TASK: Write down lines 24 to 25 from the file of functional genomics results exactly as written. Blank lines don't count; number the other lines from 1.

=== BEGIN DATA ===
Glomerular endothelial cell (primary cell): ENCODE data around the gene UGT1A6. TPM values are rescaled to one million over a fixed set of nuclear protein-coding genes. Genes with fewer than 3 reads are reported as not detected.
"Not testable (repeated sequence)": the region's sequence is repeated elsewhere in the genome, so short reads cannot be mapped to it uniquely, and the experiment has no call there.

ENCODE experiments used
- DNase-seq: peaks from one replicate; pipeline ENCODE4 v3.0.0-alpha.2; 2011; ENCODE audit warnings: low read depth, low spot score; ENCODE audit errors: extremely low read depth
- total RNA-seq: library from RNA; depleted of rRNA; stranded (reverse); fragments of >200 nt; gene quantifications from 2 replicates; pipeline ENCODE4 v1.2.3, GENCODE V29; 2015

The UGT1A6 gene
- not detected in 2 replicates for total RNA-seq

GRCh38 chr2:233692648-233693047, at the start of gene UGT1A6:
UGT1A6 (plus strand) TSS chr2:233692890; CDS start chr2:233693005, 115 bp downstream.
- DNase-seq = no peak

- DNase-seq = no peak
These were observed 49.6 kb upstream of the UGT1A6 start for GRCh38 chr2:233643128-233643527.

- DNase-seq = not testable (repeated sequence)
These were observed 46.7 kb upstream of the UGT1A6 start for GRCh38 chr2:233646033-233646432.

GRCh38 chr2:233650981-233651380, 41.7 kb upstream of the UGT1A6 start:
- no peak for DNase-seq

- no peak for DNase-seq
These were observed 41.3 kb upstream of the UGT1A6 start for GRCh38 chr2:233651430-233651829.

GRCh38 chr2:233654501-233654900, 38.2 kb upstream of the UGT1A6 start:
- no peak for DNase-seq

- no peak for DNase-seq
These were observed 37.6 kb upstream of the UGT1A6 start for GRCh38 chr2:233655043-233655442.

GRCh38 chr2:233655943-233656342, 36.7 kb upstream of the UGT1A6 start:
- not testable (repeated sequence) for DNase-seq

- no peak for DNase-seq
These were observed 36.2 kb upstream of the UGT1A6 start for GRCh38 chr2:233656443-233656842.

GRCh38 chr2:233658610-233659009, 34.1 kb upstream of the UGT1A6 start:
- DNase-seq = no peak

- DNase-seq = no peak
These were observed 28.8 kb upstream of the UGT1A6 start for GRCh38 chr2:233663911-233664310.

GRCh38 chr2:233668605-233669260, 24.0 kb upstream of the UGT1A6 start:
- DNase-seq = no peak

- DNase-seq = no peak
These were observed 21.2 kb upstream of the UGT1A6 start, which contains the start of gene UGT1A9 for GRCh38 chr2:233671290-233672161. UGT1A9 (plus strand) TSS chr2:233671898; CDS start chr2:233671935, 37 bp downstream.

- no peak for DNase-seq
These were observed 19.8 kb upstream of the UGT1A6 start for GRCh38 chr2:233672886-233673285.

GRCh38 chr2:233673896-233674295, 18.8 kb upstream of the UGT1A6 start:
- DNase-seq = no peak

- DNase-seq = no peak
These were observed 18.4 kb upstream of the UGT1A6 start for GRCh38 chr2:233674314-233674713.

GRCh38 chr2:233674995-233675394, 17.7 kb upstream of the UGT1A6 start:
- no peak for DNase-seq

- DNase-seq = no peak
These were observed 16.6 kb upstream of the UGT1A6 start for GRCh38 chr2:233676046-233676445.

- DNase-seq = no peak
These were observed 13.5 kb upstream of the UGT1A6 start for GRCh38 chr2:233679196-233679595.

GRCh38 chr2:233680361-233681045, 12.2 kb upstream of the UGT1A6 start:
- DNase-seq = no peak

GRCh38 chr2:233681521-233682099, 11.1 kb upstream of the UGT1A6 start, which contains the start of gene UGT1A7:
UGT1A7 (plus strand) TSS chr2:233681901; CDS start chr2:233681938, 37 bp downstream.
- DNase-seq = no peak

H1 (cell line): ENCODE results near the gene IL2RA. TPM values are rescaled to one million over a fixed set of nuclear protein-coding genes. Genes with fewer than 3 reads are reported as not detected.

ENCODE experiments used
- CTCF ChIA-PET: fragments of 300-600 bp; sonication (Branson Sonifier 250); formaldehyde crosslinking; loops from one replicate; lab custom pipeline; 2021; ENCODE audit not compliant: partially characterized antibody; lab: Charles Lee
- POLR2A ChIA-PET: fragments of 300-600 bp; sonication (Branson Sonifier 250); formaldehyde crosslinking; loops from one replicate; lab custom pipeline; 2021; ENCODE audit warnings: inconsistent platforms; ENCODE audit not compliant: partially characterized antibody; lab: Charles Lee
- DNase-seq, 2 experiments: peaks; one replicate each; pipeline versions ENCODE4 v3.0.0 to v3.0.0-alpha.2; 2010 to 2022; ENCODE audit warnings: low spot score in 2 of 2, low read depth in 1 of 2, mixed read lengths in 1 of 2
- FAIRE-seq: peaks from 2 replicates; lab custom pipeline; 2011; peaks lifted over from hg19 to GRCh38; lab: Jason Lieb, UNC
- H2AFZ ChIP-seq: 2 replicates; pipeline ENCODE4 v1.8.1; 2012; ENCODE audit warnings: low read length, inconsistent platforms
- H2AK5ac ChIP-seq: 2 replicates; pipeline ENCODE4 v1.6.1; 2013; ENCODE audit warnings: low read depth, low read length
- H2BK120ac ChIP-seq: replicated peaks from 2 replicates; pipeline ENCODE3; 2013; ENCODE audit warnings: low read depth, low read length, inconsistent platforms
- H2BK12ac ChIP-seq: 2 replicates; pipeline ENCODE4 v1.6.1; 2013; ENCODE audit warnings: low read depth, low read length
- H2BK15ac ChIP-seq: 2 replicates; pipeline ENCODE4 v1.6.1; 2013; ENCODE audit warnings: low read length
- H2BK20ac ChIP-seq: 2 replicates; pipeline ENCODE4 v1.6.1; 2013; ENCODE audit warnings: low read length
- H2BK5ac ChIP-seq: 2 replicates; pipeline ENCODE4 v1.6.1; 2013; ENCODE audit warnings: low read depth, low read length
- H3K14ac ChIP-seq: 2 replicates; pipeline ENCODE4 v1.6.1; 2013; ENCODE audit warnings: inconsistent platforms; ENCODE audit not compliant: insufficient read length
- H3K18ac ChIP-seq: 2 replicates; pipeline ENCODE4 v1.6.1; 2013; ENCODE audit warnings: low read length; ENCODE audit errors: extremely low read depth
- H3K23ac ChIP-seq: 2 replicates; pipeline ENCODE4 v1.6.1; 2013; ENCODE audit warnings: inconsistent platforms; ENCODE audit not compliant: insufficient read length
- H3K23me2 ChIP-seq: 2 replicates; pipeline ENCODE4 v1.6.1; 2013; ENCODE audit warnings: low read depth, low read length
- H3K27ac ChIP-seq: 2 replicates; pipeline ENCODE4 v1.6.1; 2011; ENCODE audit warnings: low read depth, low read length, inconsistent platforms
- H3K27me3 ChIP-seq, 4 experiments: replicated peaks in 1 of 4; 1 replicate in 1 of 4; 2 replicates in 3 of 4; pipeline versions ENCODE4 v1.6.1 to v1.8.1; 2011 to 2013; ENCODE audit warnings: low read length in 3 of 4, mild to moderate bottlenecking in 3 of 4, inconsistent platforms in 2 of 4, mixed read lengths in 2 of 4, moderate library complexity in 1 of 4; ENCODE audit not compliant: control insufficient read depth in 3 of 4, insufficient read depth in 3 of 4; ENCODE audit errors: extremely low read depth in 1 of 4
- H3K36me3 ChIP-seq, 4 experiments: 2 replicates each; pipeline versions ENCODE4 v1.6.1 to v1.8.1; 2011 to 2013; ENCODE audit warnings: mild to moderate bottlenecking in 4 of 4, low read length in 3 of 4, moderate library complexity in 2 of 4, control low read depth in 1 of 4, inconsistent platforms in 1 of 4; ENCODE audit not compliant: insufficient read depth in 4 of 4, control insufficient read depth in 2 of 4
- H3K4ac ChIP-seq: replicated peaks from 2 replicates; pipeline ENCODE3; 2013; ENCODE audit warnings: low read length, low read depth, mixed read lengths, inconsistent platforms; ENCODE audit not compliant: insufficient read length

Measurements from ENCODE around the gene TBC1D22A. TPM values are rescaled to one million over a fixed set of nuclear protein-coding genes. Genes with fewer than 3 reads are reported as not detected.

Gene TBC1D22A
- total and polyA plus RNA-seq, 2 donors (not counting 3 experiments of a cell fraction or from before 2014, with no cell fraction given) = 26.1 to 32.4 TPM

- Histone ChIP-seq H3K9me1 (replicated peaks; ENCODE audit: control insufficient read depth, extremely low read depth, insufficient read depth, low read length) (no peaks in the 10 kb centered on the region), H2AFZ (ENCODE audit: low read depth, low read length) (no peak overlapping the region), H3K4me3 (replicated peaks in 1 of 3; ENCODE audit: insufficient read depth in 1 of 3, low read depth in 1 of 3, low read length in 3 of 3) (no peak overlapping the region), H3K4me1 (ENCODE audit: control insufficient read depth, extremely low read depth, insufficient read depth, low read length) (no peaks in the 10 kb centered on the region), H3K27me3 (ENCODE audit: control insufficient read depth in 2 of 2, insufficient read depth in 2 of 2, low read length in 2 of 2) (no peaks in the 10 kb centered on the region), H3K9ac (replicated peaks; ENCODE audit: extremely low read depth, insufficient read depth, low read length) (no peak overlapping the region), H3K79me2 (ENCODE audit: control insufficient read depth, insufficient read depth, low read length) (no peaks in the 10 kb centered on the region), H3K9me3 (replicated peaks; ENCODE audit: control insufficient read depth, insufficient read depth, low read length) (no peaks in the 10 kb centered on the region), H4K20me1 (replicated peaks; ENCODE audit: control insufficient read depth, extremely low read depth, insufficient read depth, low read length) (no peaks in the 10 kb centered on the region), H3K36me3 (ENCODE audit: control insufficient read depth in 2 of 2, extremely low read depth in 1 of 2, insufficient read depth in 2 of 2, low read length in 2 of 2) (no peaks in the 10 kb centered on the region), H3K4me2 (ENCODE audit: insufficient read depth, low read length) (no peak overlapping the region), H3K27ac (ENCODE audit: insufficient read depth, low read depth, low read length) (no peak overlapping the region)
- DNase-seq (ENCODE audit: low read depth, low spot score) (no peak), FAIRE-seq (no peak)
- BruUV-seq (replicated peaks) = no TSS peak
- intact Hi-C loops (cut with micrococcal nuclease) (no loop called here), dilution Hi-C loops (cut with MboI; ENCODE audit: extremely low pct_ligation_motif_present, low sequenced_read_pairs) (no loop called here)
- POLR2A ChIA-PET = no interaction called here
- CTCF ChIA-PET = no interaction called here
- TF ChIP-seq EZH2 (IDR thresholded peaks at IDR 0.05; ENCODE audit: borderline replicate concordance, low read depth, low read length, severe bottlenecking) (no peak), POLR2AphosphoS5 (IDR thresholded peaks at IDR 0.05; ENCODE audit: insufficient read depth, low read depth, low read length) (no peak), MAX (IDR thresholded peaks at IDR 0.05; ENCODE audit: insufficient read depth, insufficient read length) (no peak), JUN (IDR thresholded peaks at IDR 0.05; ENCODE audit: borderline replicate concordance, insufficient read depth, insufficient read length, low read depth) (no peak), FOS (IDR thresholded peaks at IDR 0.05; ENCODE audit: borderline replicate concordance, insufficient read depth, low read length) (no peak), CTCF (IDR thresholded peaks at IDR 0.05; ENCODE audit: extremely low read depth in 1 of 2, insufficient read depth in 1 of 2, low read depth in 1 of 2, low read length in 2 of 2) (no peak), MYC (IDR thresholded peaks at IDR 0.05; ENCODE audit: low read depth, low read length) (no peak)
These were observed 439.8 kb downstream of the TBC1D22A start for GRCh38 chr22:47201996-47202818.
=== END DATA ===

- not testable (repeated sequence) for DNase-seq

- no peak for DNase-seq